A Sea Safari To Remember, 06 April 2019

We had a marvelous time out at sea in search of our incredible sea creatures....

Written by Jax Bath, April 7 2019

A Sea Safari To Remember, 06 April 2019

Guide Summary.

Today was really one for the books, with us spotting a variety of interesting species, including 4 of our Marine Big 5. We head out to sea at around brunch time, making our way through shallow water and hugging the coast on our way to the shark cage diving vessels. Whilst cruising, we saw what looked to be a dark, black cloud on the horizon, which could only be one thing, our Cape Cormorants. We decided to go and check it out, taking in the sight of thousands of little black birds descending on the ocean. After taking in the sights, sounds and smell of Dyer Islands most abundant seabird, we made our way back towards the shark cage diving vessels.

On approach, we were lucky enough to spot an Indian Ocean Humpback Dolphin making his way to the area, so we decided that we would spent some time with this endangered cetacean. Humpback Dolphins are generally quite shy, but this did not ring true for this animal, who came up to bow ride with the boat to the delight of all on board. We got some lovely close views of unknown individual before taking a stop over at Slashfin.

Here, we got to see not one, but two different species of shark with our first sight being of a very active Great White Shark. This was a juvenile animal of about 2.5m, but what she lacked in size, she made up for with charisma. We had an awesome time watching this apex predator investigate the bait line, keeping our eyes on her as she lunged towards it. We also had a Copper Shark show off her golden skin as she surfaced.

Our next stop was over at Dyer island, where we picked up some kelp and had a look out to see if we could find some African Penguins sitting on their home. Using binoculars, we were able to point them out and observe them for a bit before it was time to visit everyone’s favorite oceanic pups. Our Cape Fur Seals were super playful today, with hundreds of these pinnipeds in the water to seek some relief from the sun.

Once we’d given our seals some attention, we slowly made our way back to the habour, spotting an Ocean Sunfish along the way. These giant fish can weigh up to a ton and are always a wonderful addition to our tour. Here, we also caught sight of a raft of African Penguins before making our way back into port.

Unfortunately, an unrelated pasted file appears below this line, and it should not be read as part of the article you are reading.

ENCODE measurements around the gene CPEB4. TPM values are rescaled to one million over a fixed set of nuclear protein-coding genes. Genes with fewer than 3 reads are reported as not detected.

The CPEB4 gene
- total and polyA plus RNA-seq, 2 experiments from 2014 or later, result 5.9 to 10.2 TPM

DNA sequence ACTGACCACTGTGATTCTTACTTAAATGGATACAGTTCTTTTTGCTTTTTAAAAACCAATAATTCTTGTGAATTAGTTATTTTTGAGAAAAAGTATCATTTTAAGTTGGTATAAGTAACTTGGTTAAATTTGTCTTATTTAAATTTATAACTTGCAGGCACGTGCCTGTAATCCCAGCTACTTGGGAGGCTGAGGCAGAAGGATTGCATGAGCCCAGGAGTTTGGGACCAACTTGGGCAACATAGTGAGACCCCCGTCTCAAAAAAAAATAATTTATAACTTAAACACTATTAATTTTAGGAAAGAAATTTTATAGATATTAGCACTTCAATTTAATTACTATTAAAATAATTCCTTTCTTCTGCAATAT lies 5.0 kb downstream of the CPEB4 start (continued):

Daily Snaps.

Happy faces at the end of a fantastic tour.

What an incredible sighting of our Cape Cormorants, who, much like the African Penguin, are also an endangered species.

We have around 100 000 of these birds breeding on Dyer Island and, when we’re very lucky, we get to watch them swarm in mega flocks.

This dolphin appeared to be doing bow riding, coming right up to the boat.

Waiting patiently for a sighting of a shark.

Another closer view of the Indian Ocean Humpback Dolphin, who appears to be a newcomer in the bay.

These dolphins get their names from the distinctive fat hump underneath the dorsal fin.

Just as the dolphin surfaces. Dolphins are toothed whales, all of which only have 1 blowhole. Baleen whales such as the Humpback Whale, have two blowholes.

One last look at the Humpback Dolphin.

We got to see 2 different species of shark on this tour. This is the Bronze Whaler or Copper Shark, with their golden skin being their namesake.

A gorgeous Great White Shark.

This shark was very active around the cage, giving the divers some great views.

A Northern and Southern Giant Petrel sitting side by side. the lighter of the two is the Northern Giant Petrel, with a red tip to the bill.The darker coloured bird is a young Southern Giant Petrel.

Little ones darting back to safety.

Some Cape Fur Seals enjoying a swim in the Atlantic.

A pup taking a rest.

Our curious pups checking us out.

A curious seal comes in for a closer look.

We finished off our trip with a sighting of this Sunfish, otherwise known as a Mola Mola.

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Written by

Jax Bath Guide

Jax has been guiding for Dyer Island Cruises since 2015, quickly becoming famous for the excitable shouts coming from her direction every time we see incredible wildlife (which is often!).

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Jax Bath

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